“If that is the case, a measure banning smoking should have been proposed and heard by the (Senate) health committee instead of making this a taxation issue. If a substance kills, we do not tax it. It should be banned. Tax does not detoxify a product,” he said.
Recto then trained his guns on the Department of Finance, recalling that its officials once insisted that the government would need P100 billion for health care, instead of the P60 billion officially proposed by Malacañang.
Which brought the senator to note: “If you raise that amount, you will have to sell more unhealthy products that will cause more sickness and death.”
Recto added that the P60-billion revenue target was already the DOF’s “most optimistic assumption because its officials admitted that P42 billion annually was the most it can yield.”
The senator said that during his meetings with DOF officials, “they have raised the white flag on that projection as unachievable. Ask their own number crunchers if this is true. But until now, they insist on a mantra of P60 billion.”
“Even some of our friends at the House (of Representatives) are echoing that demand. They’ve conveyed the request that we in the Senate restore the cuts that they’ve made. This made me think, if congressmen have shaved P30 billion from projected revenues, why are they asking the Senate to put it back?” Recto said.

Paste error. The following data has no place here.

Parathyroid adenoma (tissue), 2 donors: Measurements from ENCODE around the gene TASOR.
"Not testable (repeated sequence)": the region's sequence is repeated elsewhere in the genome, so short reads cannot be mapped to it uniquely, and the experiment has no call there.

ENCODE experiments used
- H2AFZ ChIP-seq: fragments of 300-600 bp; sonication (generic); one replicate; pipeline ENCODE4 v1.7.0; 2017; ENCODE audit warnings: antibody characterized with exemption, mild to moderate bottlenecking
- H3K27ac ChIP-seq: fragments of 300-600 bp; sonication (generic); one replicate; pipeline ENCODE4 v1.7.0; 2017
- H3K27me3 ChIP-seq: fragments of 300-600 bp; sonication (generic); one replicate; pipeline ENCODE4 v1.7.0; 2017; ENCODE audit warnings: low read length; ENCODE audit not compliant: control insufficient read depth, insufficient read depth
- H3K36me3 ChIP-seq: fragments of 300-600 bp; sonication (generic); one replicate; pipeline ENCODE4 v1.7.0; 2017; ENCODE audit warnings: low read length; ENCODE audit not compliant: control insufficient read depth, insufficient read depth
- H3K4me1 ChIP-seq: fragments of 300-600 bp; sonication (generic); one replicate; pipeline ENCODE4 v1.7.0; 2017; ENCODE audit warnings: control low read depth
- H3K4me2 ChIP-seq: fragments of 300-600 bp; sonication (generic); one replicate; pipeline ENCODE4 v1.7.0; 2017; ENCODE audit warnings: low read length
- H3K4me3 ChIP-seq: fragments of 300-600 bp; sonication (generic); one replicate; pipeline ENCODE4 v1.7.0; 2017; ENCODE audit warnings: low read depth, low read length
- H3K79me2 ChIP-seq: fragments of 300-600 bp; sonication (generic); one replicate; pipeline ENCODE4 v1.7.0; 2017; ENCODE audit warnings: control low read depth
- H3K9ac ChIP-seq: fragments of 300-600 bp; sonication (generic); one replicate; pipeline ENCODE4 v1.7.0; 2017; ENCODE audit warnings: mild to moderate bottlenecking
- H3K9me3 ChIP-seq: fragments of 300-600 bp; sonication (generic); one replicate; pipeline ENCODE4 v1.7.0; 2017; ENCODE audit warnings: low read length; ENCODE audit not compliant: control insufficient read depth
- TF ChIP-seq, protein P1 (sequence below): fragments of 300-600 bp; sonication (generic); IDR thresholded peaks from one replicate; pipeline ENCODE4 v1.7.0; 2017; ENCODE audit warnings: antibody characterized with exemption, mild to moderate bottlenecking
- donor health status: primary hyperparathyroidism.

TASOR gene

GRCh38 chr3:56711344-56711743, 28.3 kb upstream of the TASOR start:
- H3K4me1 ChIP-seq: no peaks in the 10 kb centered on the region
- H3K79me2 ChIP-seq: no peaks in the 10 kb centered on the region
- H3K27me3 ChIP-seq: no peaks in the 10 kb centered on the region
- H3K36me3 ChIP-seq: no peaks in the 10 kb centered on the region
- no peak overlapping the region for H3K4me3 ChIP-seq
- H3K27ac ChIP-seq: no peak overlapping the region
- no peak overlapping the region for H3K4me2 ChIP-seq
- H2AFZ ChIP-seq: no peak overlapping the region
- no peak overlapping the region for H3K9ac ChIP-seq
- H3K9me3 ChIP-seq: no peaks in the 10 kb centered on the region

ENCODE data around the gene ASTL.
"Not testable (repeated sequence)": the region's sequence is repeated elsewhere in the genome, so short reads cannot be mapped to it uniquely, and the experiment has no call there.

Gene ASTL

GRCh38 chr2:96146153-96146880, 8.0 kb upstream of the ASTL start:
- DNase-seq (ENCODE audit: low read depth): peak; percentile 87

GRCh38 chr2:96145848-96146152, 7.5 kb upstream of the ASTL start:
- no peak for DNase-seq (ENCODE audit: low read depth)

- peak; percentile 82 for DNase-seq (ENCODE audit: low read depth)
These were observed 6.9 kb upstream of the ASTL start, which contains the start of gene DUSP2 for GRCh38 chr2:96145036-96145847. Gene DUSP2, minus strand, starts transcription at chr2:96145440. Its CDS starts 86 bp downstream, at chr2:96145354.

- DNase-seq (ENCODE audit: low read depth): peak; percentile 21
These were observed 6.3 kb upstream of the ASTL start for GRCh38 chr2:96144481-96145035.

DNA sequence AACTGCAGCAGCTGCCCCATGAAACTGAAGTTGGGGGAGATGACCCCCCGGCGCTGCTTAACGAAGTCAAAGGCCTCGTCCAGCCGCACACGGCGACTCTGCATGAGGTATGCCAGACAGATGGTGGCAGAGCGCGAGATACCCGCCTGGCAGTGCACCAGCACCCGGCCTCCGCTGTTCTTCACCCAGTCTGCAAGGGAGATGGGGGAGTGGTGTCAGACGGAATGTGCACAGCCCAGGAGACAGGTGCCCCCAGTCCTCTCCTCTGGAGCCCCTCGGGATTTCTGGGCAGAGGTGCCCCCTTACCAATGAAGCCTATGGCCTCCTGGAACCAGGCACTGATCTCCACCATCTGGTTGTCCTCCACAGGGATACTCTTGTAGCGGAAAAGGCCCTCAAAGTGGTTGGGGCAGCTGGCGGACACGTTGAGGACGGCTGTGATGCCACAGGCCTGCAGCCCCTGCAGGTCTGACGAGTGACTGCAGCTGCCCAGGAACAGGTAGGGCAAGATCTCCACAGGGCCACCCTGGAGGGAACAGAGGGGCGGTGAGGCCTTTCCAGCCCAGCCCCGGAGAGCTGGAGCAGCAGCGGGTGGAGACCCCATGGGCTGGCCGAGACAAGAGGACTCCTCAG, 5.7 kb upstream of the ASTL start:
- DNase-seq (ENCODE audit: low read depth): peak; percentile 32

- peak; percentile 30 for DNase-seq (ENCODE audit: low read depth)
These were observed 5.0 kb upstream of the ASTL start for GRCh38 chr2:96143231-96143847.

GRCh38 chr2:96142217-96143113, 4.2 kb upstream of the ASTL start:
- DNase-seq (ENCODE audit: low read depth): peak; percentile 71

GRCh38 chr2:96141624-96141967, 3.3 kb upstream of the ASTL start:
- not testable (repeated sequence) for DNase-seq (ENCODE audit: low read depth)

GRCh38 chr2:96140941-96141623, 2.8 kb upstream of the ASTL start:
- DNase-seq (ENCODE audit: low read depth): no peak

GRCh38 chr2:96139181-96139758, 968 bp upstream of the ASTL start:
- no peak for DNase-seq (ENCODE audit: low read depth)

The senator said that even if the Senate raised the projected sin tax revenue to P40 billion as a compromise, he, as chair of the ways and means committee, would remain a scapegoat.
“I am stepping aside and relinquishing my position to a senator who can better fight for what the Department of Finance wants,” he added.
“Historically, the journey toward a new tax law is always undertaken by the Senate chairman of the ways and means committee and the DOF riding in tandem. What the emerging situation now is that my position is no longer in synch with my supposed principals,” Recto said.
“Because I am now seen as an obstruction and viewed with suspicion, then I have to take myself out of the equation… My friends in the finance community should be disabused of the mistaken belief that the person they are backstopping appears to be backstabbing them,” the senator said.
“This will also spare my friends in the DOF and the DOH of having to talk to each one of (the senators) in marketing their version’s supposed superior traits. My resignation will also cure a perceived anomaly by political partisans who treat my criticism of an administration measure as a betrayal of my duties as a Liberal Party senator,” he added.
Still, Recto pointed out that some lobby groups were being funded by “the foundation (of) Mayor (Mike) Bloomberg of New York City with the marching order to agitate for the imposition of New York City tax rates on the likes of Bataan Matamis.”
Enrile later said there was a Bloomberg Initiative grant program, started in 2006, “to support projects for tobacco control interventions.”